Sprint Debuts ‘Sprint Drive First’ App to Alleviate Distracted Driving

Sprint announced a new application for their subscribers today which is designed to lessen distracted driving.  Called Sprint Drive First, it automatically locks a phone once it’s found to be going faster than 10 miles per hour.  The app will disable nearly all functions, directing calls to voice mail and auto-replying to text messages.  Parents can choose to have up to five phone numbers which can ring through as well as allow functionality of three apps, such as navigation, music or weather.

Once  the car hits 10mph, the phone becomes locked, even hanging up on a current conversation.  Drivers will then see a home screen with exit and emergency 911 buttons to override Sprint Drive First.  Parents or account holders can also opt to receive notifications should the service be overridden.  This is helpful in cases where the child is expected to be a passenger in the car and not the driver.

Sprint Drive First is now available on all Android-powered smart phones for $2 per month per phone and will come preinstalled on all future devices.

Press release and demo video after the break.


 Sprint Drive First Application Helps Parents Combat Distracted Driving

Parents worry when their teenager is behind the wheel of a car. Sprint (NYSE: S) is helping ease the minds of parents by launching Sprint Drive First, a new application that automatically locks a mobile phone when a car is moving more than 10 mph, disabling phone functionality, directing incoming calls to voice mail, and silencing distracting alerts for emails and text messages.

“Location Lab’s goal is to empower today’s parents with the tools they need to better protect their families”

According to the National Highway Traffic Safety Administration (NHTSA), 20 percent of injury crashes in 2009 involved reports of distracted driving. Of those killed in distracted-driving-related crashes, 995 involved reports of a mobile phone as a distraction (18 percent of fatalities in distraction-related crashes). The age group with the greatest proportion of distracted drivers was the under-20 age group – 16 percent of all drivers younger than 20 involved in fatal crashes were reported to have been distracted while driving. (NHTSA)

How to Get Sprint Drive First

Sprint Drive First, powered by Location Labs, is now available on all Sprint CDMA Android™-powered smartphones for $2 per month per phone and will be offered on BlackBerry® devices and other operating systems in coming months. Parents get started by registering for an account at www.sprint.com/drivefirst. On this website, they will see a list of phones on their account, select the phones to which they want to add the app, and they will receive detailed instructions on how to get the app. For phones already in the market, a software download is required to activate the service.* All Sprint Android-powered smartphones launching after late Q3 will have the Sprint Drive First software preinstalled and will not require a download to activate the service.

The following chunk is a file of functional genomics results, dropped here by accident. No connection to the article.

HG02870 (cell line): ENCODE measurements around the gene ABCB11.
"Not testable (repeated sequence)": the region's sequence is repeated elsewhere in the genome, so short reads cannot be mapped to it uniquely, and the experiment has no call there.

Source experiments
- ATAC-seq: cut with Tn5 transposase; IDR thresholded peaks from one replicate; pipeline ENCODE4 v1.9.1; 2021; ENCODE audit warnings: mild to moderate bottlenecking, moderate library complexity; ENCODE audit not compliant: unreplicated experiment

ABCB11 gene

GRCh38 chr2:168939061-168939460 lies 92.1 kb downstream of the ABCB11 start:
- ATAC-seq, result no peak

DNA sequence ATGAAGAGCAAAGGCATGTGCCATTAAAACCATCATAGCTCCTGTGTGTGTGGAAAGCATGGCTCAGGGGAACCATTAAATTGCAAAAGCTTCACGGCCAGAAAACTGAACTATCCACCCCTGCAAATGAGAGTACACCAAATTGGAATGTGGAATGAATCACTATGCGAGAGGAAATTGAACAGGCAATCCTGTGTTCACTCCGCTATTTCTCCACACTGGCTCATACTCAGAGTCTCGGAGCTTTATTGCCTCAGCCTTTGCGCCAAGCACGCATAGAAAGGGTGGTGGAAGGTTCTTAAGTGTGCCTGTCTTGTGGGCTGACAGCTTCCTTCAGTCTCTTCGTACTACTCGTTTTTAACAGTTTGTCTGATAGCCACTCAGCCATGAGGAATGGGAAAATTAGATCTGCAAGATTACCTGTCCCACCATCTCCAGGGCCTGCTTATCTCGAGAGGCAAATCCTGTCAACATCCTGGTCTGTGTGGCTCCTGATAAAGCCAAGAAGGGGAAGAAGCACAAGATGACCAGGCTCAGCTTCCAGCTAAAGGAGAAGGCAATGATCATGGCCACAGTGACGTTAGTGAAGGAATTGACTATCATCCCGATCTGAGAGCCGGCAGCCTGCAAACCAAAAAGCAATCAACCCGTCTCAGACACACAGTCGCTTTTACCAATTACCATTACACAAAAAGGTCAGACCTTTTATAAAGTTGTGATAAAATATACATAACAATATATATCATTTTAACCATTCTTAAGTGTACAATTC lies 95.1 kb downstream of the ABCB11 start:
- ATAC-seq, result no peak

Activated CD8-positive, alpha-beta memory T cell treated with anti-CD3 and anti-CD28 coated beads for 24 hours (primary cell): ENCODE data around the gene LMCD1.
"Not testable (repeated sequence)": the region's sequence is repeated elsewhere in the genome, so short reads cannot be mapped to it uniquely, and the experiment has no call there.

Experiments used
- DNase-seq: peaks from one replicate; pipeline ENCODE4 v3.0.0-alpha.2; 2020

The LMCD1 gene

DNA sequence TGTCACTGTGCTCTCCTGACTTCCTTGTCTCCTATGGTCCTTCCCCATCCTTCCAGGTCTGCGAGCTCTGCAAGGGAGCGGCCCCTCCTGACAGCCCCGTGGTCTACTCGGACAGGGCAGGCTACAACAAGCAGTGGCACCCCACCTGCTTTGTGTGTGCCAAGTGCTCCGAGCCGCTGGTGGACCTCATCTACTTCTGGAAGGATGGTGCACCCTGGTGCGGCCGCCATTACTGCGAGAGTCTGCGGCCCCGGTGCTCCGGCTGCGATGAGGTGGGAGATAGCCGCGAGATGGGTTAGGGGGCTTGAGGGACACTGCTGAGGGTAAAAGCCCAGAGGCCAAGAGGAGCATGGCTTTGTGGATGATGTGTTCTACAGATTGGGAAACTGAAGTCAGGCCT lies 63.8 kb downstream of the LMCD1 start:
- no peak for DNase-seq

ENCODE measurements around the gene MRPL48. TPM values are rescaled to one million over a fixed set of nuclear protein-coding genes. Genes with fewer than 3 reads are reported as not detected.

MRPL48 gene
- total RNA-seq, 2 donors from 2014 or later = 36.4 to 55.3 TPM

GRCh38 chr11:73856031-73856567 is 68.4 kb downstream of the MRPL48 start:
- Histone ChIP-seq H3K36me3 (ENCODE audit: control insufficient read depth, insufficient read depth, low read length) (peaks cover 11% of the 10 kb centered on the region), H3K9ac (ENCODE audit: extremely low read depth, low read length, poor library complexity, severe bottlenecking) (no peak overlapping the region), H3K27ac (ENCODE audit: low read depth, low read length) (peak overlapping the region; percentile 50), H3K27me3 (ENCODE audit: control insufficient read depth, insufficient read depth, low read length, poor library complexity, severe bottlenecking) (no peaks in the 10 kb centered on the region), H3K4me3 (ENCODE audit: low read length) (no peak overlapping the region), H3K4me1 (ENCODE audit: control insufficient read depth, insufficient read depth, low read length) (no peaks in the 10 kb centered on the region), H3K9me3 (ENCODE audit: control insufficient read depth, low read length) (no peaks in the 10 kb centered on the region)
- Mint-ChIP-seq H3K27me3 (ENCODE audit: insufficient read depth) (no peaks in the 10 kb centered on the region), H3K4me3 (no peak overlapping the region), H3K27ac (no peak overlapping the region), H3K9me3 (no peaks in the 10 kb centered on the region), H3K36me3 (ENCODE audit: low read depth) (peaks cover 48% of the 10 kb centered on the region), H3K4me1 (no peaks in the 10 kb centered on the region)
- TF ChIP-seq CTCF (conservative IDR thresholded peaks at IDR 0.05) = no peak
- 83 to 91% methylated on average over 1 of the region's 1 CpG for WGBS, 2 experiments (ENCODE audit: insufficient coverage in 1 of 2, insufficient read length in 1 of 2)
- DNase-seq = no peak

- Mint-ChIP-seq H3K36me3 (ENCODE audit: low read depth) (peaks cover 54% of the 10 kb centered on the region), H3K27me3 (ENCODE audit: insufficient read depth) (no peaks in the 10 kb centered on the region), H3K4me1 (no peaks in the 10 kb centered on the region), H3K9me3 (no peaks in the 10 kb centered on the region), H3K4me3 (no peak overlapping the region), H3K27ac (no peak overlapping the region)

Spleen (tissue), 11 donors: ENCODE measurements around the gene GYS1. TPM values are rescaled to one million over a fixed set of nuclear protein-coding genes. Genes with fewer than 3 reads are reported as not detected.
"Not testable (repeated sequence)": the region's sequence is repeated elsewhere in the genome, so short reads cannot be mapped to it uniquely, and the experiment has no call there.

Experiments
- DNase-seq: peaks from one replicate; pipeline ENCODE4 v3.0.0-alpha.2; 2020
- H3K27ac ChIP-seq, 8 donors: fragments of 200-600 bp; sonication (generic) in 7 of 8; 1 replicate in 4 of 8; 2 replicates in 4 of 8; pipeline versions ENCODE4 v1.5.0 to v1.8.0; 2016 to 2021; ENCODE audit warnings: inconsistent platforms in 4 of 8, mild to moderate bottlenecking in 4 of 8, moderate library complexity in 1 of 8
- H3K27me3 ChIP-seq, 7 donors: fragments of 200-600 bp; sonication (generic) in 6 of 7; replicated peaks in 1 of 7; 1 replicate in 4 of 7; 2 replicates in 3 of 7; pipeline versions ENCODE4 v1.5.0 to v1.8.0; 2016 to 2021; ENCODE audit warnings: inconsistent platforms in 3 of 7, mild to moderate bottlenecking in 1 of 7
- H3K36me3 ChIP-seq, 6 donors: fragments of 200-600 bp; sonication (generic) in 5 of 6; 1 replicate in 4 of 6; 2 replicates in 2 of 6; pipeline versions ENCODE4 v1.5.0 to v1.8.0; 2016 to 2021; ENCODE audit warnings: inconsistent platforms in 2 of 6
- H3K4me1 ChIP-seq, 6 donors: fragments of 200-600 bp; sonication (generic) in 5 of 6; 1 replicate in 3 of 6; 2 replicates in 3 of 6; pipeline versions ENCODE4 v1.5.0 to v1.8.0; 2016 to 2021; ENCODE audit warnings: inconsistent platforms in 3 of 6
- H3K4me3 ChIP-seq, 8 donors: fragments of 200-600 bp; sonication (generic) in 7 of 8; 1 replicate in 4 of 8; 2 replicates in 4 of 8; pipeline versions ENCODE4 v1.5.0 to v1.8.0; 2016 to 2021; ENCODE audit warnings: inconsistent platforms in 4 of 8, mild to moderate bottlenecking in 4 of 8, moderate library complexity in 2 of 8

• Anonymous

    Does this app leave my phone’s GPS on the whole time it’s running?

    • Anonymous

      I would assume so, because it probably needs your location for speed.

      • Anonymous

        The reason I ask is because this app will drain a phone’s battery fast if it does leave the GPS on all the time.

  • phone service

    This app sounds brilliant in theory, but I do agree with rottenapple1.  There is a very big risk of draining your phone if you use this.  Still, if they find a way around this I’m totally all for it.

  • Guest

    This app is full of fail.  I don’t see how this could possible even in the slightest of ways be worth 2 dollars a month.  It would not be hard at all to make.  And it isn’t very useful.   All you would have to do is to check the gps to see if speed is greater than 10mph by taking the distance between two points and the time traveled.  Any callers are sent to voicemail and any text are auto replied with a custom app(I doubt you can even customize by person).  

    All in all it would be a pretty simple app to create and it would drain the battery because it has to keep checking to know when it is that you stopped driving.  The good news is that you will be able to get calls when on the freeway and traffic isn’t moving as everyone gawks at the accident.  :p

  • Brian Hartman

    First of all, all phones should work this way *by default*. There shouldn’t even be a separate app. People should not be distracted when driving.

    Secondly, the fact that Sprint is charging $2/mo. for an app that would be very easy to make is obscene.